Bashar al-Assad of Syria easily wins his fourth election, the second since the war began and the ninth for his family.
Bashar al-Assad has handily won his fourth election, the second held during a decade-long civil conflict and the ninth in favor of a dynasty that has ruled Syria for more than half a century.
The incumbent Assad received 95.1 percent of the vote, or 13,540,860 ballots, according to Parliament Speaker Hammouda Sabbagh. Critics, particularly Syrian opposition groups and Western powers that have denounced the race as a fraud, are likely to be skeptical of the figures.
Only two additional candidates, Abdullah Salloum Abdullah and Mahmoud Ahmad Marie, were recognized by Syria’s Supreme Constitutional Court out of 51 who filed for the top job.
Assad’s most recent election was in 2014, when he was reported to have won with 88.7% of the vote, a record low for the ruling Assad family. After the death of his father, former Syrian President Hafez al-Assad, he reportedly received over 97 percent of the vote in the 2007 Syrian presidential election and 99.7% in a 2000 referendum on his rule.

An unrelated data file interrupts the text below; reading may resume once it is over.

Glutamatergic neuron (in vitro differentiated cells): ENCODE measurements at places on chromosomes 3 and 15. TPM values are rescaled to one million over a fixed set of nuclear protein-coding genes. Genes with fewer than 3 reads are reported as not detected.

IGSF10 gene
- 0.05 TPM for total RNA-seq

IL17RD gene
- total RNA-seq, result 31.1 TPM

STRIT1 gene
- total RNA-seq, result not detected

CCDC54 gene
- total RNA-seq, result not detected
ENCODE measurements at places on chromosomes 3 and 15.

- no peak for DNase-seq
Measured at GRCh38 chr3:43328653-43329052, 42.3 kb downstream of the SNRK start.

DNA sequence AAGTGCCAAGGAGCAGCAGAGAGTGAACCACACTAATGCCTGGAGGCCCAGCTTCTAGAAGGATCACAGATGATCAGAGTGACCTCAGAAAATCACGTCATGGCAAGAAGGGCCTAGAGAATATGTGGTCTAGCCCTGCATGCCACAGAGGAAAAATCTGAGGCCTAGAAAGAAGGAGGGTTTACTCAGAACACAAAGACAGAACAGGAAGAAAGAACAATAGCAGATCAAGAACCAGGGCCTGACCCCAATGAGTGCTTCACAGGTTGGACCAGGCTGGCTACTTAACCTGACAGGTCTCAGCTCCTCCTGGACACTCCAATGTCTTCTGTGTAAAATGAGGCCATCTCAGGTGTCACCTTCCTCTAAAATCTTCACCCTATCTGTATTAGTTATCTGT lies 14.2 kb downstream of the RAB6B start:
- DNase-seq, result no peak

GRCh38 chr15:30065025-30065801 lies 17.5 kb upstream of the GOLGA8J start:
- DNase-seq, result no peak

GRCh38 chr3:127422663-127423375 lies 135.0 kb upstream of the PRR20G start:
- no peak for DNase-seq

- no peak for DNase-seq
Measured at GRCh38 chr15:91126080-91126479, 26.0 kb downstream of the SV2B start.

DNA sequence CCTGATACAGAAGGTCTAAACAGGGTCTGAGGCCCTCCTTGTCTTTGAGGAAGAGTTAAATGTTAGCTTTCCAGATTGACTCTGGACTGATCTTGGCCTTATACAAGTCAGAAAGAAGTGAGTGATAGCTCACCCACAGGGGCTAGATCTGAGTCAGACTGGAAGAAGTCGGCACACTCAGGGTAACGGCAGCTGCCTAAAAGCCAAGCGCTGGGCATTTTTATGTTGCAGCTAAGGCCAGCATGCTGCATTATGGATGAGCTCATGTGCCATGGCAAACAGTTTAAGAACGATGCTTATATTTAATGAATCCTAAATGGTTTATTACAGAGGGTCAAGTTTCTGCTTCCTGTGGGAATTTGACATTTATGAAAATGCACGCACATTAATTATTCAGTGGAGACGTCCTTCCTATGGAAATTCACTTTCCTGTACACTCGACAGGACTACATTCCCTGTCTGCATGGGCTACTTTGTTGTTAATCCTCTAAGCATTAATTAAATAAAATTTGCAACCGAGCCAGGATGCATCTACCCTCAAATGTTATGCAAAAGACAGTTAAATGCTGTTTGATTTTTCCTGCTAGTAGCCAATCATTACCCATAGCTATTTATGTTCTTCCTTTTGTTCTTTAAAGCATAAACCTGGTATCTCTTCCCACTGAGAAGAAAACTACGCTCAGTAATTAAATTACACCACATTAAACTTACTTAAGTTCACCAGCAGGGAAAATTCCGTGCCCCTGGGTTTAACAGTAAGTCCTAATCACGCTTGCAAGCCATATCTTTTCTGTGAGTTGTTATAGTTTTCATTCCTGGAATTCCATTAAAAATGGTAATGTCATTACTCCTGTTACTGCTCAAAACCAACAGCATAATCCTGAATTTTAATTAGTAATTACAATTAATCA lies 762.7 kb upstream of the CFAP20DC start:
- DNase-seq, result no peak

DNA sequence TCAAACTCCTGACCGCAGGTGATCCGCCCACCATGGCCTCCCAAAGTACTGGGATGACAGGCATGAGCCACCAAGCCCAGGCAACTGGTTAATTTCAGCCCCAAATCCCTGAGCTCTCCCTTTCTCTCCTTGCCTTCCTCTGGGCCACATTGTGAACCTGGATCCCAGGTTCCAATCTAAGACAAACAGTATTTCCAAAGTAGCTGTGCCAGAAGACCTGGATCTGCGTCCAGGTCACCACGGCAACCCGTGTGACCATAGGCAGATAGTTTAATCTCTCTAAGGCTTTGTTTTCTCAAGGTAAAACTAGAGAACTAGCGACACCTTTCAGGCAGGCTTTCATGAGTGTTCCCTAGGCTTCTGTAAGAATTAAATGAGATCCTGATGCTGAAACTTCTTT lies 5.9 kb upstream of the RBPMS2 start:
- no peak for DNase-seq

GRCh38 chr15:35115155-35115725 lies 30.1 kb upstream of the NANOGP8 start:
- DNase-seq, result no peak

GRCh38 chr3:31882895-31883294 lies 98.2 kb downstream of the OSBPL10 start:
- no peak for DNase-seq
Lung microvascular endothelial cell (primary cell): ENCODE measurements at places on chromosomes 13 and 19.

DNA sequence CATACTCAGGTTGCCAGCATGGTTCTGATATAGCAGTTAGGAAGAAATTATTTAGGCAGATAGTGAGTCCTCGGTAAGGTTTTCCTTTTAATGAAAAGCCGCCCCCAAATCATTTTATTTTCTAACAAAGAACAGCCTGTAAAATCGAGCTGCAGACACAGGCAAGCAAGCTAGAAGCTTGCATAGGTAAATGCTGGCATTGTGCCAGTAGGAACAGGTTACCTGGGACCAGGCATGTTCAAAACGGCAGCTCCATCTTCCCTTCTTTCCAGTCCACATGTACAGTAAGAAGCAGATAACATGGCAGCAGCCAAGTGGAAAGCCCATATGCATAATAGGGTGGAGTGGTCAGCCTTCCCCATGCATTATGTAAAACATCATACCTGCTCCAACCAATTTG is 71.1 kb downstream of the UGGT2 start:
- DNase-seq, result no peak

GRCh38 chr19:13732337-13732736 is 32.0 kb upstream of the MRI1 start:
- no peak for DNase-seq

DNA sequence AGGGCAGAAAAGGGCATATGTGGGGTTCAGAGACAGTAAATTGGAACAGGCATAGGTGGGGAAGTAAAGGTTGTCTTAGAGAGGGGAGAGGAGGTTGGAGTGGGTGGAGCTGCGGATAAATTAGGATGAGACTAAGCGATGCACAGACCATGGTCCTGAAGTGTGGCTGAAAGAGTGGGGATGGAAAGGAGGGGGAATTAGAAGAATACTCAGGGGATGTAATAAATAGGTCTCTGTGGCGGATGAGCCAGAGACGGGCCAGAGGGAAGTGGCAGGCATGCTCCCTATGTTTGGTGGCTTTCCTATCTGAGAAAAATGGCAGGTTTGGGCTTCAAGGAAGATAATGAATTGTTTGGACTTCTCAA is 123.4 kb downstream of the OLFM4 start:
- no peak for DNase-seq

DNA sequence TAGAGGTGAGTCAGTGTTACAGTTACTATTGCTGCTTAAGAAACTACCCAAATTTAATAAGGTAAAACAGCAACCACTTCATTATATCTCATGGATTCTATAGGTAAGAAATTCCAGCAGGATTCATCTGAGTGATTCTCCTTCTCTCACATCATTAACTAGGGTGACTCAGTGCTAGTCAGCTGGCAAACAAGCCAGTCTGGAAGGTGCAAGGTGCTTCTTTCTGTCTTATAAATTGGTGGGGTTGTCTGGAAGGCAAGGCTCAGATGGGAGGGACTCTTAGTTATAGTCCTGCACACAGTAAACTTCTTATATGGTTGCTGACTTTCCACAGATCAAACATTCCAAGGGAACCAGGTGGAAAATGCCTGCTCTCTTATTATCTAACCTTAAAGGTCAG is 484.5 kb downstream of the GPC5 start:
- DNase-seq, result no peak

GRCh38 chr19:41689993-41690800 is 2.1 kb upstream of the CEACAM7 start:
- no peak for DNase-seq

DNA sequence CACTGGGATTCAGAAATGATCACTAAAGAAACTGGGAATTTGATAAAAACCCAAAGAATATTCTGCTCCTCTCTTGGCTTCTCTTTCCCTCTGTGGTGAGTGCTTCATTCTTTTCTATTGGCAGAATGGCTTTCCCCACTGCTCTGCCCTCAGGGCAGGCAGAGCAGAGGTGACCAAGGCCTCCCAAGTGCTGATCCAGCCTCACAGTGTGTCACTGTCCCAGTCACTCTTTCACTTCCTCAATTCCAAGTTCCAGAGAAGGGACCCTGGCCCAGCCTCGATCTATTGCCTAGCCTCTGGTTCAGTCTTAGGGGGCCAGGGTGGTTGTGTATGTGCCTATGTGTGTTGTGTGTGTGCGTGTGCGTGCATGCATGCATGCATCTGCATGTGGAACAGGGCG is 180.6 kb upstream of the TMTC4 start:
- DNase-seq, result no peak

Even more astounding winning margins were claimed by the elder Assad, including a stated 100% in 1999, a year before his death, 99.9% in 1991, 100% in 1985, 99.9% in 1978, and 99.2 percent in a 1971 referendum on his leadership, a year after gaining power in a coup.
Despite this, pro-Assad protests were held in key cities across Syria, including Aleppo, Damascus, Deir Ezzor, Al-Hasakah, Homs, Latakia, Masyaf, Al-Suwaydah, and Tartous, according to state-run media.
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